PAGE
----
Muscle Strains and Tears
A strain or tear in a muscle occurs when some or all the fibres fail to cope with the demands placed upon them. Muscles commonly affected are hamstring (posterior thigh), quadriceps (anterior thigh) and gastrocnemius (calf muscle). This is typically because these muscles cross two joints and therefore are more susceptible to injury – hamstring injuries in particular are the single most common injury in AFL.
Strains/tears are often the result of sudden acceleration or deceleration – hamstring injuries commonly occur during sprinting or kicking movements, similarly, calf injuries commonly occur with sudden bursts of movement such as a jumping, hopping, or sudden change of direction.
When these injuries occur signs and symptoms include:
- Sudden onset and immediate pain
- Loss of strength/power
- Inability to weight bear on that leg – pain with walking, unable to run
- Localised bruising and swelling
- Localised tenderness
Unlike strains where the muscle is damaged, sprains are injuries to ligaments where an overstretching or tear of the ligament tissue occurs. Ligaments attach bone to bone and consequently are a main stabiliser of joints. Signs and Symptoms for sprains are similar to that of strains/tears but are localised to the joint not through a muscle belly.
RICER and No HARM is the choice of early management for these injuries, where further assessment and treatment is then required.
Acute Injury Management
- Rest: relative rest for several days following the injury is important, this involves avoiding any painful movements or activities, in this particular stage ‘no pain, no gain’ is not relevant, once pain has settled, movement is then encouraged to avoid other complications post injury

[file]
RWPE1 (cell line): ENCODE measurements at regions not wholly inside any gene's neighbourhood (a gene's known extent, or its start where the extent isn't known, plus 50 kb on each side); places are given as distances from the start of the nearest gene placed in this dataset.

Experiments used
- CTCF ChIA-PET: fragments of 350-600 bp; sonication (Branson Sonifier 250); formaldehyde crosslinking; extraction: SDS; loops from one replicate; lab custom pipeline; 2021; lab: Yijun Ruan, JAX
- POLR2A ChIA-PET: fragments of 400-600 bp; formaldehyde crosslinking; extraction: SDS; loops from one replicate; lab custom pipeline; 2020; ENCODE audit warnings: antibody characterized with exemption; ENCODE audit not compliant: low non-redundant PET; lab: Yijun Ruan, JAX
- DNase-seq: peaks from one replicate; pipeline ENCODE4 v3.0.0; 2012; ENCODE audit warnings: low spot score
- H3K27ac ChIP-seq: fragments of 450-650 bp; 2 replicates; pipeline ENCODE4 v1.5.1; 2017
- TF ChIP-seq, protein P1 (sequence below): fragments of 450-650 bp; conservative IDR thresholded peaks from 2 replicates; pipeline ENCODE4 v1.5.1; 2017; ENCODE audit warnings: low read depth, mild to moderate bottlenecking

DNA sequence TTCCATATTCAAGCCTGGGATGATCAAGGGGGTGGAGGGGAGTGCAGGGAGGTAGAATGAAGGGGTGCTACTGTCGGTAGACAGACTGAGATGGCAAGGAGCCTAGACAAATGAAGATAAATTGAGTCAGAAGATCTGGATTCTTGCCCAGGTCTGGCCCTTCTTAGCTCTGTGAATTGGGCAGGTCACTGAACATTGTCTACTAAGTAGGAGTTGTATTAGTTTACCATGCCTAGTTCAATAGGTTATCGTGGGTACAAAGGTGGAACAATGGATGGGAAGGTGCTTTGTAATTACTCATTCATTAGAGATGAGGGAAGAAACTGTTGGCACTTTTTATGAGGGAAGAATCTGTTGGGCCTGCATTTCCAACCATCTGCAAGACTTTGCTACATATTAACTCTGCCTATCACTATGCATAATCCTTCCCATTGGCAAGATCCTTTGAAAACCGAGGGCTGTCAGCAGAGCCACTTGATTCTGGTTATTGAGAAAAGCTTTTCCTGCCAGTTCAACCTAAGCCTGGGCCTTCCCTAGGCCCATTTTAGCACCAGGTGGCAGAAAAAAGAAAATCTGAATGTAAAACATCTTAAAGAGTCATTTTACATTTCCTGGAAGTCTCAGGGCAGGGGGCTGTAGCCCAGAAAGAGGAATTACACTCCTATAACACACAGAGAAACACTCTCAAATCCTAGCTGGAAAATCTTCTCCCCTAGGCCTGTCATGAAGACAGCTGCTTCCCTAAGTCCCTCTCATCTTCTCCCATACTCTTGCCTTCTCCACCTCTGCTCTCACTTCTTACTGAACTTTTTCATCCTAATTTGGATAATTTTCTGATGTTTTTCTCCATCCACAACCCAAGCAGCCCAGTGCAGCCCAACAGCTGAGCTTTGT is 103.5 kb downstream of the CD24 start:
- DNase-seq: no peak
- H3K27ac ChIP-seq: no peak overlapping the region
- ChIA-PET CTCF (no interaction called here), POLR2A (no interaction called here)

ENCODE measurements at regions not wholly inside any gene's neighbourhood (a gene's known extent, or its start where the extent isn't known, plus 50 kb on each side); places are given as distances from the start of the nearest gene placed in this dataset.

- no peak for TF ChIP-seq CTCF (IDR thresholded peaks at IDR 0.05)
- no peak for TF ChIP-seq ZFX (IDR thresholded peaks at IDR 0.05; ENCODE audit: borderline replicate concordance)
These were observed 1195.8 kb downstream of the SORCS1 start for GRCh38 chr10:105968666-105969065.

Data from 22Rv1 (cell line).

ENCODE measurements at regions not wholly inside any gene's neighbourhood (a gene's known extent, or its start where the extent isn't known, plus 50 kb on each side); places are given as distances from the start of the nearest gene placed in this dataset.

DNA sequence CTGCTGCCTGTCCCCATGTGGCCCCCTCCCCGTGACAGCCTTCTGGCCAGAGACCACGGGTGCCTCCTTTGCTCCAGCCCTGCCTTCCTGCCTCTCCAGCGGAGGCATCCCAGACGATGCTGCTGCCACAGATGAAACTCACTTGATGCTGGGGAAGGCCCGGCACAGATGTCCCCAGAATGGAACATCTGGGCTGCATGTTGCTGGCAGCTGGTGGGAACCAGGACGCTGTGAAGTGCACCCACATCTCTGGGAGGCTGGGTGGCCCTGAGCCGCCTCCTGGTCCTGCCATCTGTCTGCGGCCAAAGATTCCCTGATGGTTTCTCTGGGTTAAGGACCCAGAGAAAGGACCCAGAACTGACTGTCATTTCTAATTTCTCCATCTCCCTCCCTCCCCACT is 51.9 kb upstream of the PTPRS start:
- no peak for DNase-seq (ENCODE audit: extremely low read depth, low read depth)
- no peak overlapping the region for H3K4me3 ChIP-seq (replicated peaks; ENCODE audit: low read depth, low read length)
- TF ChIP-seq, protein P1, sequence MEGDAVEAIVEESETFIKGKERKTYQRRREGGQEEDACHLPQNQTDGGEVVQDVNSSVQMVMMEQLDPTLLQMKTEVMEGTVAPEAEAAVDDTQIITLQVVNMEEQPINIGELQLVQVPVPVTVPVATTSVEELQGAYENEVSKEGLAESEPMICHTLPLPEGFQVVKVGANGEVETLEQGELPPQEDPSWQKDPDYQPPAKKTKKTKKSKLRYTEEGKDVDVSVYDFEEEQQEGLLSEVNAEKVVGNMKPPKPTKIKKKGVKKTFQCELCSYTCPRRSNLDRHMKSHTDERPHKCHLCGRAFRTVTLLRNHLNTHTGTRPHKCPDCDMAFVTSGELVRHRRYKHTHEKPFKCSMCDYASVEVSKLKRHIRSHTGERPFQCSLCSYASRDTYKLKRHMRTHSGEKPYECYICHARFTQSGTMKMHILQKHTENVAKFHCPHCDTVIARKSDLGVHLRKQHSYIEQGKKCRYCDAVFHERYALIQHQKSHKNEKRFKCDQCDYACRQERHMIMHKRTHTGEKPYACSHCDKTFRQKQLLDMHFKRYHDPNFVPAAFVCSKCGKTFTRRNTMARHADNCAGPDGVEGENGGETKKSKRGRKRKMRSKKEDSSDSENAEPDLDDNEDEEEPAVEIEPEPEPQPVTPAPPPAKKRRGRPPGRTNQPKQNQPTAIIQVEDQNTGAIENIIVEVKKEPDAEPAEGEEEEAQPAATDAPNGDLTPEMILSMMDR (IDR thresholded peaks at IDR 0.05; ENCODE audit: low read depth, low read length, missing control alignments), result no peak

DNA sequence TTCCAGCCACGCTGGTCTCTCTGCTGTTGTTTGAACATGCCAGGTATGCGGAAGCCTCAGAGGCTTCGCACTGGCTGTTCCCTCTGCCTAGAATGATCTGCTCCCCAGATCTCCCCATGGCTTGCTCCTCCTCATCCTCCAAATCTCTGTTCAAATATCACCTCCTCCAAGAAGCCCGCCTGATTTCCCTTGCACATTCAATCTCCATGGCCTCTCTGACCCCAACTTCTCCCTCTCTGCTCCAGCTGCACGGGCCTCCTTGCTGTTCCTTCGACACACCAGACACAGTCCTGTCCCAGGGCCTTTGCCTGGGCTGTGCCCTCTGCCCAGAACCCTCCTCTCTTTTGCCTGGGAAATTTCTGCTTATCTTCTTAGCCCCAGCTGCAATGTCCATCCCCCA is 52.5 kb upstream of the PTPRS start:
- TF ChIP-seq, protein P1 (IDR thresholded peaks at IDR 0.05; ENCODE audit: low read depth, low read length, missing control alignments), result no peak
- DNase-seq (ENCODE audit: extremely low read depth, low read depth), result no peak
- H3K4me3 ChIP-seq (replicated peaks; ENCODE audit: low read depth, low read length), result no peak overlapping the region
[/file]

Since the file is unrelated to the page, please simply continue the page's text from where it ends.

- Ice: there is often a lot of confusion about whether to use heat or ice after an injury, for at least the first 48 hours ice should be used regularly for 20 minutes stints to help reduce bleeding of the muscle, ice also helps to reduce pain and swelling that is associated with traumatic soft tissue injury
- Compression: a bandage or compression sleeve should be worn to help control swelling and bleeding as well as provide support to the area of injury while healing commences, in some injuries depending on severity, tape or a brace may be of more benefit
- Elevation – this helps to reduce swelling as gravity encourages fluid to settle at the lowest point, ideally you want to rest the area that’s injured in a position where it is above the level of your heart
- Referral – a late addition to the standard ‘RICE’ protocol, the R is for referral whether this be to a physiotherapist or GP for further investigation or commencing treatment and a rehabilitation program
- Heat: causes the blood vessels to dilate which causes increase blood flow and subsequently increases bleeding of the injured area, avoid hot showers, baths, no wheat bags, hot water bottles or heat rubs
- Alcohol: similarly alcohol can increase swelling locally, it is to be avoided
- Running: also increases blood flow to the area but also activity too soon can aggravate or worsen the injury
- Massage: this will increase swelling and bleeding locally and is thus too contraindicated
Once early management has been achieved, the most important thing with soft tissue injuries is to ensure adequate rehabilitation. Professional guidance is recommended for both accurate diagnosis and full rehabilitation to help avoid re-occurrences.
When should treatment commence?
Treatment can and should commence within the first few days after an injury has occurred. Evidence suggests that early intervention is beneficial in the repair of soft tissue injuries. Benefits include:
- Pain relief
- Improving repair of scar tissue
- Strengthening injured area with appropriate exercise prescription
- Reducing the time it takes to return to sport
- Improved performance on return to sport
What if nothing is done?
The evidence regarding untreated injuries suggests that they will take longer to heal and players are more likely to have ongoing issues or reoccurring injuries that leave you with:
- Abnormal scar tissue formation
- Joint stiffness
- Muscle weakness
- Poor proprioception
The longer the symptoms are present the longer it takes to resolve the injury. So really the sooner you get on top of your injury the better your outcomes will be.